It’s no secret that the odds of startup failure are high. According to a report by CB Insights, 90% of startups fail within the first 18 months and 97% fail within five years. When you start running a company, it’s easy to feel like you’re invincible, but the reality is that there are many risks associated with starting a business and even more ways for things to go wrong. It can be difficult to predict how those problems might arise or how they will affect your business – which is why it’s important to plan ahead when it comes to protecting your finances:
Know your success rate.
Before you start your business, it’s important to know your failure rate. You might be surprised at how high it is.
A study by Portland State University found that only 2% of tech startups make it past the five year mark and only 1% make it past 10 years. And these numbers are even worse for first time entrepreneurs who have no funding or experience running a company: they have an 80% chance of failure within 3 years!
If these numbers scare you–and they should–you need to plan accordingly by saving money so that if your business doesn’t succeed, you’ll still be able to pay rent and put food on the table while searching for another job (or starting up another venture).
Plan your exit strategy.
You need to have an exit strategy in mind. This should be part of your business plan, and it should include a timeline for when this will happen. It’s important that you know when and how you’ll get out of the business, so that it doesn’t become a burden on your life or someone else’s (especially if they’re depending on their income from the company).
Some examples of exit strategies:
- Selling the business for cash – this may not be possible for every type of company, but if there is demand for what you’re selling and other people want to buy it from you, this could be one option for getting out with minimal hassle. A buyer would likely pay more than what was invested into starting up initially because they wouldn’t have any responsibilities associated with running day-to-day operations anymore…so long as things are going well!
Find an investor who understands tech startups.
Finding an investor who understands the tech industry is important. You should also look for investors who understand your business, and are willing to take a risk on you.
Look for someone whose track record of success in your industry is good, or better than average.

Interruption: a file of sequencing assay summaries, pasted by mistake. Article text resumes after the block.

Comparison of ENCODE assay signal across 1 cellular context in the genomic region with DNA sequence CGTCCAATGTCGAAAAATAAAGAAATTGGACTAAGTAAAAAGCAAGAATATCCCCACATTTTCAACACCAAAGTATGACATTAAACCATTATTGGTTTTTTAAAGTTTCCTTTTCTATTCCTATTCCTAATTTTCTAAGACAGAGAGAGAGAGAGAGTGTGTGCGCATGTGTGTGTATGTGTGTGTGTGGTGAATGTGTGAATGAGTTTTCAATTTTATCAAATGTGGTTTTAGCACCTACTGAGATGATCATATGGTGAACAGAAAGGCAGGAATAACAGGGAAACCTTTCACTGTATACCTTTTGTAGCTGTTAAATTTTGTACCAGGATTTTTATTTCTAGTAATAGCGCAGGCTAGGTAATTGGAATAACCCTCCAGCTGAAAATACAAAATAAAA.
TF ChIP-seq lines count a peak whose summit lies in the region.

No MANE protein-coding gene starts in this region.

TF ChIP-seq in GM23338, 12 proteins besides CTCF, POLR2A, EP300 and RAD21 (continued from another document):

Have a plan for how you will handle cashflow problems, such as delays in getting paid or vendor issues.
You should have a plan for how you will handle cashflow problems, such as delays in getting paid or vendor issues. If you don’t have a plan, then you may find yourself in a difficult situation where there is no money coming in and bills piling up. You need to be prepared for unexpected expenses and revenue that might come along with your business plan.
If the unexpected happens, here are some tips on how to stay afloat:
Make sure that you have thought through what happens if you hit a funding plateau and no new money comes in.
Make sure that you have thought through what happens if you hit a funding plateau and no new money comes in. You need to know how to manage cashflow problems, delays in getting paid, vendor issues and even the possibility of having to let staff go.
If it’s not already in place, put together an emergency plan for this situation. You can use it as part of your business plan or incorporate it into your day-to-day operations when things are going well so that everyone knows what their roles would be during an emergency situation.
The odds of startup failure are high, but planning for it doesn’t have to be
Startups are risky. Failure is common, and it’s something that you should plan for if you want to succeed as an entrepreneur.
Failure can be a learning experience–a chance to identify what went wrong in your business model and adjust accordingly. You’ll learn from your mistakes and become a better entrepreneur as a result of them; this is something that many successful people will tell you about their failures: they learned more from failure than they did from success!
So how do we prepare ourselves for financial failure? By making sure we have enough money saved up so that even if our startup fails completely (and doesn’t generate any revenue), we will still be able to survive without having to go back into debt or ask others for help with our finances again
The odds of startup failure are high, but planning for it doesn’t have to be. You can avoid many of the common pitfalls by having a good understanding of your business and its risks, as well as knowing how you’ll respond when things go wrong.